Strategic Acquisition or IPO?
While the primary consideration for deciding between a strategic acquisition or an IPO is often price, there are many other factors to weigh. Here's what to consider to make the best choice for your company.
Successful entrepreneurs frequently reach a point where they want to monetize a portion of their company's value by selling to either a strategic buyer or offering shares to the public markets in an IPO. While the primary consideration is often price--the greatest amount of money that can be obtained for their company, there are other critical factors to consider as well. The decision also depends on a company's growth prospects, as well as the goals and preferences of the CEO and management team.
If you are in this situation and deciding between an IPO and a strategic acquisition, consider which one is your best choice. An IPO is a financing event, not a liquidity event. Because CEOs and other early investors may not be able to sell immediately, much can happen--both good and bad--before you are allowed to sell shares because the underwriters will demand a lock-up period on your shares. An IPO can be an attractive option, however, if you and your management team value your independence and wish to continue in your current roles.
In a strategic acquisition, by contrast, one of two outcomes will generally occur. In the first case, you will be required to stay on well after the transaction, with your compensation closely tied to the ongoing performance of the firm; in the second instance, you will immediately receive cash or unrestricted stock for the full value of the ownership interest, but will not have a continuing role or direct financial interest in your company's future growth.
Consider the case of Physicians Formula, a California-based premium cosmetics company with an array of innovative, color-corrective products. In 2003, our firm acquired a stake in Physicians Formula. From 2003 to 2005, the company's sales and income from operations grew by more than 20% per year. By 2006, in a strong market for growth IPOs and mergers, the company's board, which included members of the management team, decided it was time to realize some of the company's value.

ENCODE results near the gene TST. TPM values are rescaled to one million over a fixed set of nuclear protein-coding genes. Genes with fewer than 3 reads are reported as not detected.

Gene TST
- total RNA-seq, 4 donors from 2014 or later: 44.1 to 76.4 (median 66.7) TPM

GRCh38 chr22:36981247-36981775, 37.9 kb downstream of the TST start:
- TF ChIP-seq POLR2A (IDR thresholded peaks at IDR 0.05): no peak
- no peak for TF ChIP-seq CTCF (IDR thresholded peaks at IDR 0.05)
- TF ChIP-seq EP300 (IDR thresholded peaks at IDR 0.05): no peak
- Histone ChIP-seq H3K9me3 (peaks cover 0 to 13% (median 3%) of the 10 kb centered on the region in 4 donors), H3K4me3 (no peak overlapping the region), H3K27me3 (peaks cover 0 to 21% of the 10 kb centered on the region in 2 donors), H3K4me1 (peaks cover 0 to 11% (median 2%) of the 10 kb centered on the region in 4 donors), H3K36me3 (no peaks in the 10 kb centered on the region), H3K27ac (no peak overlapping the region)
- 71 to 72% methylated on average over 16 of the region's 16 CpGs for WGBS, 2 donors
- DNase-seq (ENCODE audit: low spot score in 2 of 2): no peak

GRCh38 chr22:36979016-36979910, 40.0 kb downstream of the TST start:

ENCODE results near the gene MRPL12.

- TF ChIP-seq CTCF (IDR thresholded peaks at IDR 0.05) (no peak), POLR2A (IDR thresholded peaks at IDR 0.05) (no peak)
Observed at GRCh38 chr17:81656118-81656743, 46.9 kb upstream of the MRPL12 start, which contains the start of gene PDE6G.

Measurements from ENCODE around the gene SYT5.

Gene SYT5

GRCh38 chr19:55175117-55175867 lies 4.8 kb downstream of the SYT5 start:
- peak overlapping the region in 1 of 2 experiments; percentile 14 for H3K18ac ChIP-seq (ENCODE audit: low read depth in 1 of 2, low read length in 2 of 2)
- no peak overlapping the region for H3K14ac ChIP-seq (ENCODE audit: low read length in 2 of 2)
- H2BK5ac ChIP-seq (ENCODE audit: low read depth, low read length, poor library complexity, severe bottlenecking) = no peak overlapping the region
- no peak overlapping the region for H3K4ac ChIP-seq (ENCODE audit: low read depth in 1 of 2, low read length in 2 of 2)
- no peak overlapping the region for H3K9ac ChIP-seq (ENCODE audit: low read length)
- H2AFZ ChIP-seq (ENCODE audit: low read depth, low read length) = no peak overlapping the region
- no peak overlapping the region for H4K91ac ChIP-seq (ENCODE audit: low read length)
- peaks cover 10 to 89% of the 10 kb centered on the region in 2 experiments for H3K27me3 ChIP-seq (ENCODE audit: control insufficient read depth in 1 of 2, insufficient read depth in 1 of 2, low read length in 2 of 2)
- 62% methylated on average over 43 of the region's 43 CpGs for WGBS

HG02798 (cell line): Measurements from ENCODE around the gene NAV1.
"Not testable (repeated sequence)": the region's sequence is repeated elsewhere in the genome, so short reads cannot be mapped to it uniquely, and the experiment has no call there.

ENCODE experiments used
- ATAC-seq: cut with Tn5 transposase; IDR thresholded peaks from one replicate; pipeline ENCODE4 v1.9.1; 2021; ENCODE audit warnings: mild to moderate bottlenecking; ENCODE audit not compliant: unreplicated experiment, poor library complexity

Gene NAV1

Given its strong growth and market position, Physicians Formula was attractive to both strategic buyers and the public markets. The company evaluated several offers from acquiring companies before ultimately pursuing an IPO. Physicians Formula's management team chose to go public rather than pursue an acquisition for three primary reasons.
The first deciding factor was value. In many instances, strategic buyers are willing to pay more than the public markets for a specific company because they anticipate synergies--ways in which the acquired company can enhance the value of the overall organization. However, in the case of Physicians Formula, the public markets had been primed by a series of successful consumer product IPOs. As a result, institutional investors were looking for similar companies.